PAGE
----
New Twist on Sleepless in Seattle

Article excerpt

A two-man city engineering crew hit the streets of downtown Seattle, posting signs banning people from sitting or lying on sidewalks during business hours.

Downtown resident Frederick Kubalick welcomed Wednesday's action, a prelude to police enforcement of the most strictly tailored ordinance in the nation to deal with people blocking sidewalks.

But Cameron Cook offered a different view. "In my opinion, it stinks," said Cook, 38, homeless because of drug and alcohol addiction.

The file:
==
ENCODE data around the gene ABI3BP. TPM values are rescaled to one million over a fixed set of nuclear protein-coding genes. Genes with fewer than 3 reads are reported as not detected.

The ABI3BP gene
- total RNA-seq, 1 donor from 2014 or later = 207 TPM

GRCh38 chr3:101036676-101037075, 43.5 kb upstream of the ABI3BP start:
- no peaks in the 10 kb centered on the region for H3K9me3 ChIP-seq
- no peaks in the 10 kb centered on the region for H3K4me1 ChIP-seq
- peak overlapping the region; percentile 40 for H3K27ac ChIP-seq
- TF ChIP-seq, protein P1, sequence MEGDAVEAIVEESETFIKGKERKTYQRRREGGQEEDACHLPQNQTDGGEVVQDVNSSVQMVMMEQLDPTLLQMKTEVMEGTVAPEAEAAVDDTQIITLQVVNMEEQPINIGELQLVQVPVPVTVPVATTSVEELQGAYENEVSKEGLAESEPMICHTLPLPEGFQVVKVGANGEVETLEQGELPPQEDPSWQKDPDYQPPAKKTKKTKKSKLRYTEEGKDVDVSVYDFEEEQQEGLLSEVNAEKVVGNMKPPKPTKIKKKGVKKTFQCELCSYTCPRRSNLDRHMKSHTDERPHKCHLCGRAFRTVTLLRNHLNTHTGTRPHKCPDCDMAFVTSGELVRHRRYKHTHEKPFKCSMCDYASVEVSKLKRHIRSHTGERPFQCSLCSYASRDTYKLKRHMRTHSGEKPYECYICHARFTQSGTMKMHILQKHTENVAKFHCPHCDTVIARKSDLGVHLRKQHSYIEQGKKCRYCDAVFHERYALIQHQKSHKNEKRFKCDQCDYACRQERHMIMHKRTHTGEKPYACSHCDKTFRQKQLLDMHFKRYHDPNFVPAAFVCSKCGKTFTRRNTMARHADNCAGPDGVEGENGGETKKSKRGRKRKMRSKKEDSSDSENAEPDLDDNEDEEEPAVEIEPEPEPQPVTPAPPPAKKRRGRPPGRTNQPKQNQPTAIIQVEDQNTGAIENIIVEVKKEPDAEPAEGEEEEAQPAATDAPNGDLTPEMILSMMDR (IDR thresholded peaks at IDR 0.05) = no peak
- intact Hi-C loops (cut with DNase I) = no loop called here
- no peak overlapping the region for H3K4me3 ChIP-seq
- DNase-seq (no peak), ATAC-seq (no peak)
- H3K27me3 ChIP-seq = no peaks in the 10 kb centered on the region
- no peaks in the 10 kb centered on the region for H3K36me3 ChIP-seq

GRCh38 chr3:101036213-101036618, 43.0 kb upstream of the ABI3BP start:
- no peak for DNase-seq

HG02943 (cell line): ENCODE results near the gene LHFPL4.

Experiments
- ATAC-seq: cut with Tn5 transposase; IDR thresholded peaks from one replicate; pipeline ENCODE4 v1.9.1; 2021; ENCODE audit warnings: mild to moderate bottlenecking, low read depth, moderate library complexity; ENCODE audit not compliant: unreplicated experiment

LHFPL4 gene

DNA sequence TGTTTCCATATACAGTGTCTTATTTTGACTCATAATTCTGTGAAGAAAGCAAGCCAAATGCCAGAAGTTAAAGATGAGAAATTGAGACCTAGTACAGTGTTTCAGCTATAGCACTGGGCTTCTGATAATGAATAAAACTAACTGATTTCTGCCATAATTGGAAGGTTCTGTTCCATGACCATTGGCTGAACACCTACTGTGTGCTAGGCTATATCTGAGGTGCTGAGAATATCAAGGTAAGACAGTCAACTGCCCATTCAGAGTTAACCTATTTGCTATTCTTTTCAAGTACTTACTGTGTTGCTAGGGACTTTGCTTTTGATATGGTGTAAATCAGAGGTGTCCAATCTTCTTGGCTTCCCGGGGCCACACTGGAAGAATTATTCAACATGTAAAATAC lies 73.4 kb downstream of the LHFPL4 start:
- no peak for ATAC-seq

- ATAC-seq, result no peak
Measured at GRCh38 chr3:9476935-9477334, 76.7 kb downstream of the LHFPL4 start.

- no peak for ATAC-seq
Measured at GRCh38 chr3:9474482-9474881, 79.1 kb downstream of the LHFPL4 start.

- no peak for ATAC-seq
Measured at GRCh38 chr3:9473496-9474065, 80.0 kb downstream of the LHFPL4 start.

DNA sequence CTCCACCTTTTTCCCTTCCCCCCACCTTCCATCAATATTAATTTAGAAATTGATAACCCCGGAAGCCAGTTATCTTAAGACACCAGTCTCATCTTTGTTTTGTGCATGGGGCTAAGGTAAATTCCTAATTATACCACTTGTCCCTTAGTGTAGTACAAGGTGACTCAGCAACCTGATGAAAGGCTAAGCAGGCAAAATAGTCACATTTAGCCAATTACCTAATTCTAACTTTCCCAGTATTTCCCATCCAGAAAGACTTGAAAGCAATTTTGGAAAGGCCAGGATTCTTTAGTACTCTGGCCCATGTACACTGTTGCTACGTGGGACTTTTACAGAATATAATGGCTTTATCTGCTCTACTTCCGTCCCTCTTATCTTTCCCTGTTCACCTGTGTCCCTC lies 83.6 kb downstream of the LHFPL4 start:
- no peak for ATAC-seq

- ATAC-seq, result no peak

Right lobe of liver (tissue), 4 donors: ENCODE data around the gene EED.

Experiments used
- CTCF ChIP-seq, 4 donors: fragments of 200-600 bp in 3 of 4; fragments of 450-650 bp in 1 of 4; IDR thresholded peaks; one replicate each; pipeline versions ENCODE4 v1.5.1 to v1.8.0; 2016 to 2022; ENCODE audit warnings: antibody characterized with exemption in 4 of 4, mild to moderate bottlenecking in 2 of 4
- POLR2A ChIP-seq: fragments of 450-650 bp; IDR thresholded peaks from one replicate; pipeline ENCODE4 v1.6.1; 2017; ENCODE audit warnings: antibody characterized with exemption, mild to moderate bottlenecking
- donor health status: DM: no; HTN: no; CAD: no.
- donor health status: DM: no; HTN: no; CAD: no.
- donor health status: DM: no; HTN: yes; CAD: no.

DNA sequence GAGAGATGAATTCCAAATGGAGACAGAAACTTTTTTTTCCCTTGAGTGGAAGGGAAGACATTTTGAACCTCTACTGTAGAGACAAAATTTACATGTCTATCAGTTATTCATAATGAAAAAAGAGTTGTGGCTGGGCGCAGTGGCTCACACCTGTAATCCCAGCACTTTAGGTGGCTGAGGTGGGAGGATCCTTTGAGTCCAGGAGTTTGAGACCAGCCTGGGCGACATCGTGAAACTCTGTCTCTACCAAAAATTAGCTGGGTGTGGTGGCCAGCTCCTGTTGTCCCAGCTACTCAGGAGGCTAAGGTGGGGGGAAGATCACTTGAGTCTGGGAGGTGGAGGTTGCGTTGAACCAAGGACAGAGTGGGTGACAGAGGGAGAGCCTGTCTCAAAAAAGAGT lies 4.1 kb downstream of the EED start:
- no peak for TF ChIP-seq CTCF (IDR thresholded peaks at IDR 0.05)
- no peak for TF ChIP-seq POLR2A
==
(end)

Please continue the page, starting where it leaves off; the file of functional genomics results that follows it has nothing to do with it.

Seattle's move to get tougher on the homeless came after a federal judge upheld the ordinance, clearing the way for city enforcement. It prohibits people from sitting or lying on sidewalks in the downtown and neighborhood commercial districts from 7 a.m. to 9 p.m.

Kubalick thinks the law is a "damned good one." He said he is tired of seeing people sprawled on sidewalks and urinating and defecating in public. "I think it lowers the lifestyle of the people who live here," said Kubalick, 74, a retired nightclub owner.

But Cook said the law unfairly targets homeless people. "It's a free country. You should be able to sit or lie on the sidewalk if you're not bothering anyone. …


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